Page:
Monday, 2 July 2012

Big data - how big is big?

One of the many buzzwords flying around the data management world is 'Big Data'. It seems that every other day, we are hearing hairy-chested stories about petabyte sized data sets being churned by networks of computers gathering data from weather satellites, climate models and many other massive number-crunching projects. It's easy to get carried away by the amount of data that modern systems are having to cope with.

Big data is largely a question of scale. Big data should only be called big when it is compared to the infrastructure that it resides on and the time available to do the work. In my view, you have big data if any of the following is happening in your organisation.
  • Your processes are exceeding their allotted window in the daily/weekly/monthly etc. schedule
  • Specialist data projects  have trouble running specialist processes
  • Your larger scheduled processes are being cancelled or fall over on a regular basis
Your data becomes 'big' data when it exceeds or severely challenges the capacity of your systems, or when the time it takes to process the data becomes inconvenient or unfeasible.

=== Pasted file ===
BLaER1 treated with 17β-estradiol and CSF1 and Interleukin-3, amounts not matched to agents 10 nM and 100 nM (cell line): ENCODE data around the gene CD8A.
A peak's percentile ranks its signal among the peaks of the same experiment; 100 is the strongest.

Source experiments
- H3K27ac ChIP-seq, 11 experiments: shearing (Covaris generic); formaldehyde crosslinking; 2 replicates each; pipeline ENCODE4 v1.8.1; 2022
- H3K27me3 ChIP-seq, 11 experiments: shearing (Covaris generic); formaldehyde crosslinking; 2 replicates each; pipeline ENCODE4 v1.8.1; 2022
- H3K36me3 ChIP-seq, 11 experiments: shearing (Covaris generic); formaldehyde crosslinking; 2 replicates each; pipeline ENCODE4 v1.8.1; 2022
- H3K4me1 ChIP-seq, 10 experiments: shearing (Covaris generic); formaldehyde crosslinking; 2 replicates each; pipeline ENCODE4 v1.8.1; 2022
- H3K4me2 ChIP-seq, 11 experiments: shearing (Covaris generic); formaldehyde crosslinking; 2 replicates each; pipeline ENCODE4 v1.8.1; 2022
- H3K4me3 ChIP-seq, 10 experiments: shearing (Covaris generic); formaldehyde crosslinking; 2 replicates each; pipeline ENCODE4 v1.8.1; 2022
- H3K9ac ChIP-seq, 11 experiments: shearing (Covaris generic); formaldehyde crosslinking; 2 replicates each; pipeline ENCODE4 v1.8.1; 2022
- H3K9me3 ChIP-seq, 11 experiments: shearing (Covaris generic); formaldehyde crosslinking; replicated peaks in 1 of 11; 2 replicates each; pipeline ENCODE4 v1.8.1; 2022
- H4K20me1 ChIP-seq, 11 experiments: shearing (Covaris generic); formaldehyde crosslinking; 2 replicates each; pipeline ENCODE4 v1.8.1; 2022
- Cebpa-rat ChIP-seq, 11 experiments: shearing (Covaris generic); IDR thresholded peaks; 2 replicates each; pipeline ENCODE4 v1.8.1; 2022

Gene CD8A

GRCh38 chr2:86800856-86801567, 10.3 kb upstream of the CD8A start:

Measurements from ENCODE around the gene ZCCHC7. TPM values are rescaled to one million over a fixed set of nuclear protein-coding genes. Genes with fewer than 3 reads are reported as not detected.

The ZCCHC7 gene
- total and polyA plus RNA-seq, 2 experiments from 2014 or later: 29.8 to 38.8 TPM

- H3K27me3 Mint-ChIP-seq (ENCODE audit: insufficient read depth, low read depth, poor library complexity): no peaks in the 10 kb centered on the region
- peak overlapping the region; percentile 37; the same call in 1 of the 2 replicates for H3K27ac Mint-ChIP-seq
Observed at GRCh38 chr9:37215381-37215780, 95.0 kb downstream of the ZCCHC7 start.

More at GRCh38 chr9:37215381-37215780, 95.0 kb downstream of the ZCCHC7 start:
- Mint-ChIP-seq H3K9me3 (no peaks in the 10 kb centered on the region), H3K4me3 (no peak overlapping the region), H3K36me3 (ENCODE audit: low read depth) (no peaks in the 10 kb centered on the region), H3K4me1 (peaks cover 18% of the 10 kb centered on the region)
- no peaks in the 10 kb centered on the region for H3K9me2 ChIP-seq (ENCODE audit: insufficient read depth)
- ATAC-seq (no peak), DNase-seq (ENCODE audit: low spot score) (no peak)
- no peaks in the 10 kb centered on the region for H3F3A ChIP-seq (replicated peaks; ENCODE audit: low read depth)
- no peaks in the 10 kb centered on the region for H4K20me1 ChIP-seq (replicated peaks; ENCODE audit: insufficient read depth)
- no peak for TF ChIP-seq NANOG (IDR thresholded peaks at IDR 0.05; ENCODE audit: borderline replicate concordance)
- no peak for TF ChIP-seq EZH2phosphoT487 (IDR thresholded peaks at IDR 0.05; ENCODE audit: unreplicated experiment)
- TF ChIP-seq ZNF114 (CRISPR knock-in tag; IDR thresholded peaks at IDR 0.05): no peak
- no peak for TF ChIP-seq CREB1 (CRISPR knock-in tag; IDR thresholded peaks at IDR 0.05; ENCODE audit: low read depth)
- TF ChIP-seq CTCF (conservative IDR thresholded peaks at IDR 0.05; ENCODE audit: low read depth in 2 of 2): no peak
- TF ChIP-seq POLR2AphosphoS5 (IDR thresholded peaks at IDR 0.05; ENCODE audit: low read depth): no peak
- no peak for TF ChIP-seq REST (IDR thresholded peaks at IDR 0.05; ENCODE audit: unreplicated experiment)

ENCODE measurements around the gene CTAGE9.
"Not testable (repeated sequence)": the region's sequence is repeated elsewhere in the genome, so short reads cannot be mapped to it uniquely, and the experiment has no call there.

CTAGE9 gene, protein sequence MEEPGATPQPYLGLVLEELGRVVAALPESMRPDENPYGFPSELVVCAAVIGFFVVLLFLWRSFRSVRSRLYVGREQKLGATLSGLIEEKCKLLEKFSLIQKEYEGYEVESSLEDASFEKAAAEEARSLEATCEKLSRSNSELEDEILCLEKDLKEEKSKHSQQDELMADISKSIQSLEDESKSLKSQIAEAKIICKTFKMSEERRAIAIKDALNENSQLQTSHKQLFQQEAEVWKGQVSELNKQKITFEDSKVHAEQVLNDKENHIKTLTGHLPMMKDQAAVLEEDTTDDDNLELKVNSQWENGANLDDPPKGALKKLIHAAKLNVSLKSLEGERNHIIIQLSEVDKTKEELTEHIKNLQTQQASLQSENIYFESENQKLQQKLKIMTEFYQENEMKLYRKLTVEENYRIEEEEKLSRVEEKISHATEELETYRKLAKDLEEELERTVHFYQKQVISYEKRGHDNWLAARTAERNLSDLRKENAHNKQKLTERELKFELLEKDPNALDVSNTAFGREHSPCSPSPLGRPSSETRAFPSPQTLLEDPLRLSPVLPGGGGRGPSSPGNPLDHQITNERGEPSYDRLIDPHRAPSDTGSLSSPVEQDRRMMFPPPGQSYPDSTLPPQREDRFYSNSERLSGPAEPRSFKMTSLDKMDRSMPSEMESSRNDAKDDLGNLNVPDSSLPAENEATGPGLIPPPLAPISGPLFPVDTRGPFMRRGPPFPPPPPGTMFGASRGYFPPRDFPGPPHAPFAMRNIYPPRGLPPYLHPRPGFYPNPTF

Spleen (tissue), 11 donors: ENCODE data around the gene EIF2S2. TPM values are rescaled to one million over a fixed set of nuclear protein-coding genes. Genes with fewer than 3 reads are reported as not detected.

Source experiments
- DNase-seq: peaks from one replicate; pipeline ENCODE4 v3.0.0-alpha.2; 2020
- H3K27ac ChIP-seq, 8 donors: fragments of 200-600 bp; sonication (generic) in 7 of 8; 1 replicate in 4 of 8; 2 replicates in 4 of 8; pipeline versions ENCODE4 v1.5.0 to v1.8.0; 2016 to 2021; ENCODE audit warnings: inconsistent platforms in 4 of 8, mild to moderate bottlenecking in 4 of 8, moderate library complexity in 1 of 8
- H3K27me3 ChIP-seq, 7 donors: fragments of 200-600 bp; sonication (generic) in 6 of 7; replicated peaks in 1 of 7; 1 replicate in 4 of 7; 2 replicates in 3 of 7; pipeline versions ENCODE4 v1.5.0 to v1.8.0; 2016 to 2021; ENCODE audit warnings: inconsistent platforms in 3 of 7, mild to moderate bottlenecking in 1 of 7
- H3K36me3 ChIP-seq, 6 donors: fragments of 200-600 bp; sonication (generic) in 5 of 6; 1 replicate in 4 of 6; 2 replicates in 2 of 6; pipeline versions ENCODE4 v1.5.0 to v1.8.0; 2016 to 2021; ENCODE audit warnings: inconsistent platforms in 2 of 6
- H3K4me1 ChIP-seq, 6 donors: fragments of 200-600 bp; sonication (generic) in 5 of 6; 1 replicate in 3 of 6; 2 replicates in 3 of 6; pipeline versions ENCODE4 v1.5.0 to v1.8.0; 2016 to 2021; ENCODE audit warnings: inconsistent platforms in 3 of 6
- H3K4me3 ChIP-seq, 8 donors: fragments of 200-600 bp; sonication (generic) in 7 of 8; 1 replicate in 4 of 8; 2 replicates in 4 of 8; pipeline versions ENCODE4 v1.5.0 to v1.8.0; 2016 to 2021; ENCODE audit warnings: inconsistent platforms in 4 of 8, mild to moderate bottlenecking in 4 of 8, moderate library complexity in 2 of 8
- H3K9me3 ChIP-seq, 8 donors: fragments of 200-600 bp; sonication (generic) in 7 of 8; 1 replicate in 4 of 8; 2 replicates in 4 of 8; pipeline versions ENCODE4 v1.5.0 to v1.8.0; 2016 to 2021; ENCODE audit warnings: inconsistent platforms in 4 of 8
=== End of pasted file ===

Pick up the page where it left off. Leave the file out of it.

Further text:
Having big data on a mature infrastructure is notably more challenging than these landmark 'blue sky' bespoke projects. Upgrading your servers to cope may not be a practical option. There are other ways to optimise your data to get better performance from large data sets.

  • Reduce extractions to the fields you need, rather than whole tables. Ban "select * " from your code.
  • Be careful how you join tables. Make sure the fields you are joining on are indexed, and that you join the data by all the fields that the tables relate to.
  • Index your data mart tables - integers, dates and primary/foreign and surrogate keys.
  • Build an entity of lots of tables with as few as possible fields in them. Narrower tables are easier to load and manage.
  • Delta load incrementally - i.e. load a day's worth of data every day, rather than year-to-date's data every day.
  • Monitor your servers and retain stats on how things are running. Look for times where the performance slows and conduct root cause analysis to keep your performance up.

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